A Columbus Day Potpourri

It is Columbus Day, a federal holiday here, but one lots of employers trade for the day after Thanksgiving.

Did you know that Christopher Columbus asked King Henry VII of England for the money to fund his search for a shorter route to the Far East? King Henry said no.

He also was the first to bring cocoa beans to Europe, only he didn’t really appreciate this finding.
After he robbed the cargo of a Mayan trader, he made this comment:
“They seemed to hold these almonds (the cocoa beans) at a great price; for when they were brought on board ship together with their goods, I observed that when any of these almonds fell, they all stooped to pick it up, as if an eye had fallen”

We, of course, understand that extreme need for chocolate.

Take this Christopher Columbus multiple choice quiz
My favorite:
Why were his crew extremely nervous?
A. Columbus had a drinking problem so he was a bit odd at times
(Did I tell you this quiz was intended for children?)

But Columbus has not much to do with the Regency…

So, I thought you might be interested in the legalities that formed the basis of Scandalizing the Ton. These came from Nancy Mayer of the Beau Monde Chapter of RWA, who helped with this part of the story.

It has to do with a posthumous child, the unborn child of a deceased earl, in this case.

The title and inheritance cannot pass until ten months after the father’s death so that, should the man be married, his wife has time to produce the baby. If this baby is a boy he will inherit.

The wife was not allowed to say whether or not she had intercourse; the paternity of the child could only be contested if it could be proved the wife had not been in proximity of her husband. In Scandalizing the Ton, I had to be sure that Lydia’s deceased husband had been with her within a month of her encounter with Adrian. (The time sequence of Scandalizing was another thing that took some careful thinking)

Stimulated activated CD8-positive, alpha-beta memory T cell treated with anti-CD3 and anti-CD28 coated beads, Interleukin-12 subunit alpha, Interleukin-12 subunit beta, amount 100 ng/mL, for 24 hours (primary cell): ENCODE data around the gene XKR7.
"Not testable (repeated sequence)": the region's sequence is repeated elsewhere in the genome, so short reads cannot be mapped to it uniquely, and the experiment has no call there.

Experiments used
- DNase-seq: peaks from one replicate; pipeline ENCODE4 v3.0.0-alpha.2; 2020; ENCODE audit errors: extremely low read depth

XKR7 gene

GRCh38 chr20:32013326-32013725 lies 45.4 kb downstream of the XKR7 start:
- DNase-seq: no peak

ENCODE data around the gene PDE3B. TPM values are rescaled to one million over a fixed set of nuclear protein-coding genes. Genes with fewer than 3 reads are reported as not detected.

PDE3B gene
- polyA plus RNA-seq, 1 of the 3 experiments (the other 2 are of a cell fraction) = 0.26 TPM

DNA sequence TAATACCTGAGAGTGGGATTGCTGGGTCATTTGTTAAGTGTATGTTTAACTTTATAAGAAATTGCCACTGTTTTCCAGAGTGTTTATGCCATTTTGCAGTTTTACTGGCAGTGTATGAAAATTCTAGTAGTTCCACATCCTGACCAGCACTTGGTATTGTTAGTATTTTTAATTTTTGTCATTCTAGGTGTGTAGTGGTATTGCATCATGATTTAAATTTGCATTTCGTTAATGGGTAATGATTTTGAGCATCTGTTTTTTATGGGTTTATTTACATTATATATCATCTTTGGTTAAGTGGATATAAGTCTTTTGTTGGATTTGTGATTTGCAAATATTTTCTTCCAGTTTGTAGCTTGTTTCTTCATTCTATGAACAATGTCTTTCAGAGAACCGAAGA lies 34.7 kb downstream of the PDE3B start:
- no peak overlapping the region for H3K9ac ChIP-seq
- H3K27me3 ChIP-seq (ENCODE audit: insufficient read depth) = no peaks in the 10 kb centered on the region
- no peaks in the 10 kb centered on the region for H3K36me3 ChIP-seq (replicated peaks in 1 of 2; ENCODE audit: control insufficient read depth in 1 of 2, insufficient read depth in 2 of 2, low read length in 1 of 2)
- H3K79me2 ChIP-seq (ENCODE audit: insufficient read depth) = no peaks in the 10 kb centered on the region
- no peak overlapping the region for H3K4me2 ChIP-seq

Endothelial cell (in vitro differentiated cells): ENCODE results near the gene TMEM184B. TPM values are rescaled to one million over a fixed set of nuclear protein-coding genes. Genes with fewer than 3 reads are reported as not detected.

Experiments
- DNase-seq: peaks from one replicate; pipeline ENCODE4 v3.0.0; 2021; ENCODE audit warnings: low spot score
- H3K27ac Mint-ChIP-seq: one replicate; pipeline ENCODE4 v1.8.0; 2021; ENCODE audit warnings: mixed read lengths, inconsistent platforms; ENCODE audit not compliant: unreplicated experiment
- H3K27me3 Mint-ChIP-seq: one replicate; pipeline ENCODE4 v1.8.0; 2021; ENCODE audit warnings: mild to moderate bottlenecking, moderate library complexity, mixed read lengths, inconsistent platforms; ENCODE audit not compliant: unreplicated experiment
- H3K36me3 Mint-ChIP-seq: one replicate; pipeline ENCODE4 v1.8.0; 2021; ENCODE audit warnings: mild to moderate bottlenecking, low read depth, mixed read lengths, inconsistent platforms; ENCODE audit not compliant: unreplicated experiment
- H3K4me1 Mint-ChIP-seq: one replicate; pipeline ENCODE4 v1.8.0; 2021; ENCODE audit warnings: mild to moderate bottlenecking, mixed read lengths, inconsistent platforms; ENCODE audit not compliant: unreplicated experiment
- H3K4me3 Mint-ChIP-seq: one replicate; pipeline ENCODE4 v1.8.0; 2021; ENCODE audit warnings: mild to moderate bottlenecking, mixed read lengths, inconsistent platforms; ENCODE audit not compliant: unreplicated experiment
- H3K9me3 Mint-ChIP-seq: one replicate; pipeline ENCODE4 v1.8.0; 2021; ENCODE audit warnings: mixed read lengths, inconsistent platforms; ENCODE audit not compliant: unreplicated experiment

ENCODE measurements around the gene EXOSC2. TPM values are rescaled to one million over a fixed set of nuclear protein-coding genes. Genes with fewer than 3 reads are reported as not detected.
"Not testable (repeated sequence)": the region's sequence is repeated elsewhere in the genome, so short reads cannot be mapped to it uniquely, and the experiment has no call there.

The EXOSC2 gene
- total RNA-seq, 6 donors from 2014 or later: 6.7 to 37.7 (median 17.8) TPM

Here’s a real kicker. If a widow marries again and bears a child within the ten months, she can decide whose child it is; that is, she can say it is her deceased husband’s child or her new husband’s child. The child is the legal child of whichever husband she selects.

Of course, this is not true today, but there weren’t any paternity tests in the Regency.

And speaking of Scandalizing the Ton (do I talk about anything else these days?), our sometimes commenter here, the lovely Mallory Pickerloy, went on a search for Scandalizing the Ton at her local Wallmart and she took photos.

Here’s the display of Harlequin Historicals

And here is a photo of a whole shelf. Can you see Scandalizing the Ton in there? (this is a little like Where’s Waldo?)

Here’s the photo of the whole book department there, which is a large one.

Thank you, Mallory! I am very tickled that you took the photos!!

Any other Scandalizing the Ton sightings?

Thanks to everyone who visited me yesterday. I’ll announce a winner a little later today.

(I’m also blogging about sprucing up your Golden Heart entry at Wet Noodle Posse today)

About diane

Diane Gaston is the RITA award-winning author of Historical Romance for Harlequin Historical and Mills and Boon, with books that feature the darker side of the Regency. Formerly a mental health social worker, she is happiest now when deep in the psyches of soldiers, rakes and women who don’t always act like ladies.
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